A blogger at Ladybud, a "women's lifestyle publication with a focus on activism specific to Drug War reform and other socially progressive issues," detects a more sinister agenda. "This is just another way for those who most benefit from marijuana prohibition to try to convince the public that prohibition protects children," she writes. "The real message here is that the average citizen should be wary of cannabis users; they might want to drug your kids and get them 'hooked' too."

She has a point, although one should not discount the perennial appeal of urban legends about children in peril, especially the sort of unconfirmed yet scary tales that led many parents to anxiously examine their kids' Halloween treats long before marijuana edibles were openly sold in stores. If you worry that malicious strangers are sticking needles into chocolate bars or dosing caramel apples with poison, you probably will also worry that they are passing off expensive marijuana edibles as dime store candy—just for kicks.

There is a cost to such bogeyman stories, and it goes beyond needlessly discarded candy. These rumors portray the world as a darker, more dangerous place than it really is, which is probably not conducive to a happy childhood or a successful adulthood. At the same time, the credence that public officials lend to such fanciful fears makes any reasonably skeptical person doubt other warnings from the same authorities, an unfortunate result when those warnings happen to be accurate and useful. I assume that happens from time to time, although no examples spring to mind.

This article originally appeared at Forbes.com.

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40 responses to “Are People Really Trying to Drug Kids With Marijuana-Laced Halloween Candy?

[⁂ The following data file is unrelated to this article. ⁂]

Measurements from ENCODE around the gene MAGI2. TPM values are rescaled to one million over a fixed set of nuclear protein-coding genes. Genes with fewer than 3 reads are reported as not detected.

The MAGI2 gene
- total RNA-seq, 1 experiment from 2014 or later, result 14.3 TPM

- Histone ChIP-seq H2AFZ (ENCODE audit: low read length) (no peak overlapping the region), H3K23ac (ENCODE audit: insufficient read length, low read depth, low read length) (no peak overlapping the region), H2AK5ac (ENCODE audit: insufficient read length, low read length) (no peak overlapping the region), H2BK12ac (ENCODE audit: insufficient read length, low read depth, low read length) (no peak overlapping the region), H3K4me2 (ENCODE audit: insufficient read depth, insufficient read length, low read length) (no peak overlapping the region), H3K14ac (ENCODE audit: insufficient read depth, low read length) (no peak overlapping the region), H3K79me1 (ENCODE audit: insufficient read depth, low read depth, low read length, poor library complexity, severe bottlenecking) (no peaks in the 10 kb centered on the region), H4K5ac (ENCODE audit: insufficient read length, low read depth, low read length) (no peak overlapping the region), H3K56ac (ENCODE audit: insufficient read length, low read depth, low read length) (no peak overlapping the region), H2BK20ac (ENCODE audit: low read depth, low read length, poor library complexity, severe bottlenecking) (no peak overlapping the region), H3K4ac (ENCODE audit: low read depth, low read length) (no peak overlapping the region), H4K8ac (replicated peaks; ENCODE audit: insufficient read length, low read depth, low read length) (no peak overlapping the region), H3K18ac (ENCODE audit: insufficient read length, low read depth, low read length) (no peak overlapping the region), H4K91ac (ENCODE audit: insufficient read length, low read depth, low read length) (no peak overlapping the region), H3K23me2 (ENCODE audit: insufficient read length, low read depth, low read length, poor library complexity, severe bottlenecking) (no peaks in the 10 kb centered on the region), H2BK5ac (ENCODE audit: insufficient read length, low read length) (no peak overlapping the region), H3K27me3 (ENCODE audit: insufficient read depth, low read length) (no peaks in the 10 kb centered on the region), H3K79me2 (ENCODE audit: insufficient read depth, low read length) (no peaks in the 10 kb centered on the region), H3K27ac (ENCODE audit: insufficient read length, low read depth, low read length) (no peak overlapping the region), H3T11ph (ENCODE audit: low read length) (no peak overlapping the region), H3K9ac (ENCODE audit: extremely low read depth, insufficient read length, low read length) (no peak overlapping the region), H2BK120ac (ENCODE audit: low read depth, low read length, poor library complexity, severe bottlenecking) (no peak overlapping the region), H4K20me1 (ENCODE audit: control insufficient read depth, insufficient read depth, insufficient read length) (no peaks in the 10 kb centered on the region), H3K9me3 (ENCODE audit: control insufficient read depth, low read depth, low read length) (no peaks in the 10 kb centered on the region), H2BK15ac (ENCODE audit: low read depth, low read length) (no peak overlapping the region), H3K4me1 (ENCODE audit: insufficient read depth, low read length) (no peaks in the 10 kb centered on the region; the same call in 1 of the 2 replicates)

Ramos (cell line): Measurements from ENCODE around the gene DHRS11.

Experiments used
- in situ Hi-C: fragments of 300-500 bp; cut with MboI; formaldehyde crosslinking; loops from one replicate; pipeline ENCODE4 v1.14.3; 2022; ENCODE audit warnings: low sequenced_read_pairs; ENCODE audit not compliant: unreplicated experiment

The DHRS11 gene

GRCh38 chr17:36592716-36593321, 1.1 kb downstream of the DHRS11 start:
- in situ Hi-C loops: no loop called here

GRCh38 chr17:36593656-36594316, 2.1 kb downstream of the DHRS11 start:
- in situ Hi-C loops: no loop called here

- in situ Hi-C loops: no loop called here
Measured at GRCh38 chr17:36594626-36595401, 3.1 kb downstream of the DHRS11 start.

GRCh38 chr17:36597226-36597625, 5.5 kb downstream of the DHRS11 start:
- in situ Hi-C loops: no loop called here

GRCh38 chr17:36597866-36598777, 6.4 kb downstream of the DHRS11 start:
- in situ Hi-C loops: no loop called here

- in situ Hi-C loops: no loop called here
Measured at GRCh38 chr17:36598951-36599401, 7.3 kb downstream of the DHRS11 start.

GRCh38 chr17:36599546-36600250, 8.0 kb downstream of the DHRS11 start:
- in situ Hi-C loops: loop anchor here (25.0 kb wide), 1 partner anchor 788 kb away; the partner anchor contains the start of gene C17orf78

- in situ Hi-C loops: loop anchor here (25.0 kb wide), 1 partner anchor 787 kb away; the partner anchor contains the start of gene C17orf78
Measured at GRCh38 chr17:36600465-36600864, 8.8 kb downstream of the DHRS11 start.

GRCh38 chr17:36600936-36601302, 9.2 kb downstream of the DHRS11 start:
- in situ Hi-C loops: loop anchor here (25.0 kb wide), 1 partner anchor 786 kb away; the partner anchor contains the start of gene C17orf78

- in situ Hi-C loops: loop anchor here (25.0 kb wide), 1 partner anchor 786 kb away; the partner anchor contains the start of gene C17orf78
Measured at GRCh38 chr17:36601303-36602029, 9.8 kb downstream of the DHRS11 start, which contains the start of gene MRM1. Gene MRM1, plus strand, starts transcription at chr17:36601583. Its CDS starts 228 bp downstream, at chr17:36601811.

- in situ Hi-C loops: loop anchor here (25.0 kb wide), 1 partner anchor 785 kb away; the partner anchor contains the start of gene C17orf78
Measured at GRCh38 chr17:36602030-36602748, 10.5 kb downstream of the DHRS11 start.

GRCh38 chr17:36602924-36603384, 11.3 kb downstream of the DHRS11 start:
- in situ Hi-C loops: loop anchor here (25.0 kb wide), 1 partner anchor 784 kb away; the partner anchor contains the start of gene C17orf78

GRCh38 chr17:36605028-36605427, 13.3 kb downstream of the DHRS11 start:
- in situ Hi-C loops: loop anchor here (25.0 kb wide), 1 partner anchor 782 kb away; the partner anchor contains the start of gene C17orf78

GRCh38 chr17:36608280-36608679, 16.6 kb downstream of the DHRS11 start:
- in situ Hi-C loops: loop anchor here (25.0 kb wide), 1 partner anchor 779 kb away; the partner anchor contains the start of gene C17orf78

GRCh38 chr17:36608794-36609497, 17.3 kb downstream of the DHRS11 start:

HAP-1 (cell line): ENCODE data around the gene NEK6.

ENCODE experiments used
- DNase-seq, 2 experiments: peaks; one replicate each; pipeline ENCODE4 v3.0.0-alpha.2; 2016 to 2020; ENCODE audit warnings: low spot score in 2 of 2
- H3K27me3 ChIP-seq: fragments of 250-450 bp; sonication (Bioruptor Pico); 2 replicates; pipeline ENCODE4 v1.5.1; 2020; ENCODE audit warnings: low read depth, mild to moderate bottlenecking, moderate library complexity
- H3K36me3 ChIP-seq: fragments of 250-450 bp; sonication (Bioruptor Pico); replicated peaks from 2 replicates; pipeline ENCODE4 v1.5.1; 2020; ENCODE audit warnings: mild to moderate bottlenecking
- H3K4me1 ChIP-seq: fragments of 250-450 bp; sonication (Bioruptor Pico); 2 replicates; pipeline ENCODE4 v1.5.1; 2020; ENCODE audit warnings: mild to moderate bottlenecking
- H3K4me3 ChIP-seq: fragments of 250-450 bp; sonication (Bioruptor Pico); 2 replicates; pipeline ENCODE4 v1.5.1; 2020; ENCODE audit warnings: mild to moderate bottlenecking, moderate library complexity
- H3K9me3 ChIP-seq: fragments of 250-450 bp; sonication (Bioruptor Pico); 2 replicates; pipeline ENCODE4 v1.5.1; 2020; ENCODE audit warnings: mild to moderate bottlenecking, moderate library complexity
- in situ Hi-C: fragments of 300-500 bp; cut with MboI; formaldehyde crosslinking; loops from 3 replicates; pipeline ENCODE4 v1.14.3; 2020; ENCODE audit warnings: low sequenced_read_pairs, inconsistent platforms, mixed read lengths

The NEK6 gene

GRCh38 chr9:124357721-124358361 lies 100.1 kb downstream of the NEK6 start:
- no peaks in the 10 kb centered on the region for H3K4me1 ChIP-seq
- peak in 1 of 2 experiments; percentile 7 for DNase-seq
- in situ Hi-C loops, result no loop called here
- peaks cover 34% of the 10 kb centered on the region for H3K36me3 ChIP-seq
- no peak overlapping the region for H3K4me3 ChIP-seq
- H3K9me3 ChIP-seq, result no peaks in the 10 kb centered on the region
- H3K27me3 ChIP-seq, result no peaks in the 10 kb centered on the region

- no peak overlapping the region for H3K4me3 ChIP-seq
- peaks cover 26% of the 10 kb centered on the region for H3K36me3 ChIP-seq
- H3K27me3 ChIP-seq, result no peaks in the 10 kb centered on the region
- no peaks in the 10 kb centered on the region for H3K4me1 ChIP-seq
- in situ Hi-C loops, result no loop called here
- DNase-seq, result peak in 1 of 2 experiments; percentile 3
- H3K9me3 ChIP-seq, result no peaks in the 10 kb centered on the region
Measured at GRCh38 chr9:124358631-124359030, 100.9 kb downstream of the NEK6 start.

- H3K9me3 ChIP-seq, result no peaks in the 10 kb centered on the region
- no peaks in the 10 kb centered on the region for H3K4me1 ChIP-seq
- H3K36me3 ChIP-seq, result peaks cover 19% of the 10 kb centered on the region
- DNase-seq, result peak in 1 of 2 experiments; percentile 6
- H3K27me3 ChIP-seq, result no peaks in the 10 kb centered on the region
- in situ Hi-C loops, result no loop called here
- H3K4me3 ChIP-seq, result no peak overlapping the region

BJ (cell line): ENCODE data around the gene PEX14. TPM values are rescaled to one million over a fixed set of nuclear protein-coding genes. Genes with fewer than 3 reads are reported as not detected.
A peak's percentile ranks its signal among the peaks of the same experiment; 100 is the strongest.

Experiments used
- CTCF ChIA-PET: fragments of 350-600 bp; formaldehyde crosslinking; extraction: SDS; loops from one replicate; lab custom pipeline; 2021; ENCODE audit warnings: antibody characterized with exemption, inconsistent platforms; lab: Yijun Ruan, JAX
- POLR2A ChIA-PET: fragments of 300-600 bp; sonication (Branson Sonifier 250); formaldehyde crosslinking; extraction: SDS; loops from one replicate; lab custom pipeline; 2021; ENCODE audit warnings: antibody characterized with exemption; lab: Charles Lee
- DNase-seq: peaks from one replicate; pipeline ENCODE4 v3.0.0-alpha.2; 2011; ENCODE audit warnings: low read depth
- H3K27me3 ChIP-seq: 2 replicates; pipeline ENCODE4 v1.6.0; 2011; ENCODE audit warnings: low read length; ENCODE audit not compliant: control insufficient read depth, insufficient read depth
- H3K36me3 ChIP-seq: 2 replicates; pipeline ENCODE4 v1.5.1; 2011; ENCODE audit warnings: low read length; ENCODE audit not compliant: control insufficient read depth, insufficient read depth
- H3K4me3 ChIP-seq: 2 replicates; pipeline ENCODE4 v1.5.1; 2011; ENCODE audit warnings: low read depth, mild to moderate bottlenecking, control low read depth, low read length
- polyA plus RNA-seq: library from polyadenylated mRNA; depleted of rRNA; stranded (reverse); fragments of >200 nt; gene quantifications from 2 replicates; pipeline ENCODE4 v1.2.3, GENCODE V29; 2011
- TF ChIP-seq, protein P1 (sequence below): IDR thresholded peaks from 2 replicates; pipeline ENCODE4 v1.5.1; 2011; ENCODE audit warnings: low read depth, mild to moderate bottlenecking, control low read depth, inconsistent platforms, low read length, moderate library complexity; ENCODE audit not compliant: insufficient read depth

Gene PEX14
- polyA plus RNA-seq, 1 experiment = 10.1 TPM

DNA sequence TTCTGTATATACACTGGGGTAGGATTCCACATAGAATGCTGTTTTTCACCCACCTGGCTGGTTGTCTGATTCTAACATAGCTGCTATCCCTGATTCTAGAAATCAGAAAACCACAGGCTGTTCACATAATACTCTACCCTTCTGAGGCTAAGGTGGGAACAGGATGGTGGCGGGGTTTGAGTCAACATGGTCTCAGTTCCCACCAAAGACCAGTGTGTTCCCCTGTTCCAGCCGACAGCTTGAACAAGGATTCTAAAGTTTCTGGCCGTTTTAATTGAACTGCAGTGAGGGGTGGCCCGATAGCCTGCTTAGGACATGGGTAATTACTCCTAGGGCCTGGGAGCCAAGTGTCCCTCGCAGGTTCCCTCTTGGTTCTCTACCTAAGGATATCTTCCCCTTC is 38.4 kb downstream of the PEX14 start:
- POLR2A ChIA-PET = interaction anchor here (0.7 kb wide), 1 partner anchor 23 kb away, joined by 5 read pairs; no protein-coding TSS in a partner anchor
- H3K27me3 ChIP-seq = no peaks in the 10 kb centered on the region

1. Like stoners are going to waste their weed on a little kid. Not happenin’…

  2. Ah, the poisoned candy myth, all dolled up for a new generation.

    It’s an irritable intersection of fear of the modern world, a projection of anomie, and the simple human impulse to ruin anything even remotely fun.

    1. And worse, it distracts from the pertinent issue of Ebola-laced Halloween candy.

      1. I thought it was ISIS brainwash candy?

        1. Why not both?

  3. Going for a record, with this one? How many times has this been posted?

    1. Since Halloween is less than two weeks away, I’m sure we will see it several more times.

    2. Any article related to pot must be re-done ad nauseum. How many articles did we get about some pot festival in LA? Then there was the medical marijuana grower in WA who’s been arrested for following state law. Don’t get me wrong, what the federal prosecutor did is terrible on every level, but with as many people as the government crushes every day I don’t think we need reruns to have a good supply of interesting stories/nut punches.

  4. Have they warned parents about butterfingers smeared in Ebola feces?
    That’s a thing, right?

    1. Only in Dallas.

    2. Say, would you like a chocolate covered pretzel?

  5. My sister got some Halloween candy laced with something back in the 70s and thought the flowers from the wallpaper were talking to her. As a result my parents were a little over zealous about inspecting our Halloween candy thereafter. Good times… good times.